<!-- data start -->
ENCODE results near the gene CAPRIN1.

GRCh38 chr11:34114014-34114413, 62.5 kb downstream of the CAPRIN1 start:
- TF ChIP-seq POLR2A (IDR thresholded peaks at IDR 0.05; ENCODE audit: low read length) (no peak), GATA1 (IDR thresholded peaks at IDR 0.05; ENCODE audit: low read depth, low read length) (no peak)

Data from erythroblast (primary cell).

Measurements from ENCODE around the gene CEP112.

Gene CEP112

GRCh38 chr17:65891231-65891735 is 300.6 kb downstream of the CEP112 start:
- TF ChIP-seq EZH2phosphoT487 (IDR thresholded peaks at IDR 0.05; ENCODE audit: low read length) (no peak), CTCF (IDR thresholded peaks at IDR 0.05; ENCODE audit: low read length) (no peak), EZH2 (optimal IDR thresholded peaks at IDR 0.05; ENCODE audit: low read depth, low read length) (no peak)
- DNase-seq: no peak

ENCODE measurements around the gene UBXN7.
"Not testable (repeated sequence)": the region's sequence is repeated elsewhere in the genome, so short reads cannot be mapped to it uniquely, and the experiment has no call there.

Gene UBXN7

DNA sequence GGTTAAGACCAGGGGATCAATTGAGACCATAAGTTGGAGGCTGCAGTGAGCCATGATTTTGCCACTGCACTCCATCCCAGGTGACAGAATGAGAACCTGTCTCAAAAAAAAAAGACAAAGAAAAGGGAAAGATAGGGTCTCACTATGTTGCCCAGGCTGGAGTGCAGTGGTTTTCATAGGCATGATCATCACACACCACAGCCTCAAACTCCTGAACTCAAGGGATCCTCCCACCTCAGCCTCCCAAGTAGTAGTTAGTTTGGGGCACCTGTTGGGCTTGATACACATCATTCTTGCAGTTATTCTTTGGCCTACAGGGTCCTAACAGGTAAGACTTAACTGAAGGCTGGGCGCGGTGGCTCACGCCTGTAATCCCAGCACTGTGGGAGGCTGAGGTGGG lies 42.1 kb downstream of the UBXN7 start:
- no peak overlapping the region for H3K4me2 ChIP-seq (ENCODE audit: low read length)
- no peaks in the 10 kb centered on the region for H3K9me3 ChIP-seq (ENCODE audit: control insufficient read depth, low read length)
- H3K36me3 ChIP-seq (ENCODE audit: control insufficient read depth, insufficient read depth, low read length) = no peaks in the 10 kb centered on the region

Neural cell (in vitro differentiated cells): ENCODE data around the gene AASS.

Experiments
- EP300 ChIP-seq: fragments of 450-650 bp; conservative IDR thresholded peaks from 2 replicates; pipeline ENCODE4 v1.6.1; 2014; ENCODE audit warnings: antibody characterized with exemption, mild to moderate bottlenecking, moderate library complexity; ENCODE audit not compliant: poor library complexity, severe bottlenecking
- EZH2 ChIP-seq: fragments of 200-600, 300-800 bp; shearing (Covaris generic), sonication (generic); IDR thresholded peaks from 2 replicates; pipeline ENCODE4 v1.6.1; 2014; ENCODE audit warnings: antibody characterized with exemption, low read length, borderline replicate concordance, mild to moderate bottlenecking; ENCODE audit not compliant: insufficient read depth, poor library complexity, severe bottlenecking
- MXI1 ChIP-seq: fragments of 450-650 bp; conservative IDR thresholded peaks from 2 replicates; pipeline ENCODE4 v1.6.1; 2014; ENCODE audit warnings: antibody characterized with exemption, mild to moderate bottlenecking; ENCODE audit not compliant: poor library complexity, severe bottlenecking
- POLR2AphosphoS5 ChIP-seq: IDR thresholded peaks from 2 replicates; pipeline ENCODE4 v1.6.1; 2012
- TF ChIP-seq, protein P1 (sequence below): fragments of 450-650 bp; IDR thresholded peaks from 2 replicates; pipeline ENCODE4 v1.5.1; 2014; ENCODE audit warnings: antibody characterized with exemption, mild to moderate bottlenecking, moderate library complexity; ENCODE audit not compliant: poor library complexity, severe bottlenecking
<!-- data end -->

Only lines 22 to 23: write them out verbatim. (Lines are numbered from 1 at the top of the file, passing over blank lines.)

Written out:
- POLR2AphosphoS5 ChIP-seq: IDR thresholded peaks from 2 replicates; pipeline ENCODE4 v1.6.1; 2012
- TF ChIP-seq, protein P1 (sequence below): fragments of 450-650 bp; IDR thresholded peaks from 2 replicates; pipeline ENCODE4 v1.5.1; 2014; ENCODE audit warnings: antibody characterized with exemption, mild to moderate bottlenecking, moderate library complexity; ENCODE audit not compliant: poor library complexity, severe bottlenecking